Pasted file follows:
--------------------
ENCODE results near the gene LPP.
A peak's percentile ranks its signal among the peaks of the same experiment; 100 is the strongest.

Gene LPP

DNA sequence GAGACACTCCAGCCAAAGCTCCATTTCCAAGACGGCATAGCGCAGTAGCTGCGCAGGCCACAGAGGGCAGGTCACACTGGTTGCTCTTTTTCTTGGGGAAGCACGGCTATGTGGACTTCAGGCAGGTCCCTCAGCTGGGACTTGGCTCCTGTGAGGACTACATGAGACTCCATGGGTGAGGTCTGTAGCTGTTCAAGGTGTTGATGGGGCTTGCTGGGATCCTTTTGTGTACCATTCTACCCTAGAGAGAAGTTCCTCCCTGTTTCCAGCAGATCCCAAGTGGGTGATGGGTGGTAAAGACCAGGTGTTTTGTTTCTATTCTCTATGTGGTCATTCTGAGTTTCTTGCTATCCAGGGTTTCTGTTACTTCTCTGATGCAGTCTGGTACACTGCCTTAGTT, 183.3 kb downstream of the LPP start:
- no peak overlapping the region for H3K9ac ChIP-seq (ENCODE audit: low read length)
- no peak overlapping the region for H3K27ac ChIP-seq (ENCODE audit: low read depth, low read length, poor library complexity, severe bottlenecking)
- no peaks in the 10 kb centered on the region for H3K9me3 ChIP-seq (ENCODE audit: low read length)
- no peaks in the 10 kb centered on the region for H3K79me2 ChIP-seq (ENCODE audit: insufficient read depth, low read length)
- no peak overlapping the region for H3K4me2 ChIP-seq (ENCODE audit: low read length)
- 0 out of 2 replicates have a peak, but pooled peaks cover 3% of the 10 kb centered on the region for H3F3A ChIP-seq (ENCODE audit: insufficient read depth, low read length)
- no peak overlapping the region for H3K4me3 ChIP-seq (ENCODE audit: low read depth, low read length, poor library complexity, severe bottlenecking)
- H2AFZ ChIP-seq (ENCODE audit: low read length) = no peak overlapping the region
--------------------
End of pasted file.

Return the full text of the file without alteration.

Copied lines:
ENCODE results near the gene LPP.
A peak's percentile ranks its signal among the peaks of the same experiment; 100 is the strongest.

Gene LPP

DNA sequence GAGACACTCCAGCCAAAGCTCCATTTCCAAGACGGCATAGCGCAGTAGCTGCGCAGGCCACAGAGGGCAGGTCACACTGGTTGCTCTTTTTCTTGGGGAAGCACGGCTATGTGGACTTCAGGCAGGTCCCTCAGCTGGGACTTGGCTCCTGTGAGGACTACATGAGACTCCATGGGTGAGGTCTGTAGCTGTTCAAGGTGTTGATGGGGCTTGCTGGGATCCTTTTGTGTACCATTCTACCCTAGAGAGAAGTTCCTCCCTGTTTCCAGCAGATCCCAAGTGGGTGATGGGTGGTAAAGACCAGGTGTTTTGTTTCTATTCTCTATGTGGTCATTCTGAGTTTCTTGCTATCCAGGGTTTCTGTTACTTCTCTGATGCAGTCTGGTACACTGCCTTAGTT, 183.3 kb downstream of the LPP start:
- no peak overlapping the region for H3K9ac ChIP-seq (ENCODE audit: low read length)
- no peak overlapping the region for H3K27ac ChIP-seq (ENCODE audit: low read depth, low read length, poor library complexity, severe bottlenecking)
- no peaks in the 10 kb centered on the region for H3K9me3 ChIP-seq (ENCODE audit: low read length)
- no peaks in the 10 kb centered on the region for H3K79me2 ChIP-seq (ENCODE audit: insufficient read depth, low read length)
- no peak overlapping the region for H3K4me2 ChIP-seq (ENCODE audit: low read length)
- 0 out of 2 replicates have a peak, but pooled peaks cover 3% of the 10 kb centered on the region for H3F3A ChIP-seq (ENCODE audit: insufficient read depth, low read length)
- no peak overlapping the region for H3K4me3 ChIP-seq (ENCODE audit: low read depth, low read length, poor library complexity, severe bottlenecking)
- H2AFZ ChIP-seq (ENCODE audit: low read length) = no peak overlapping the region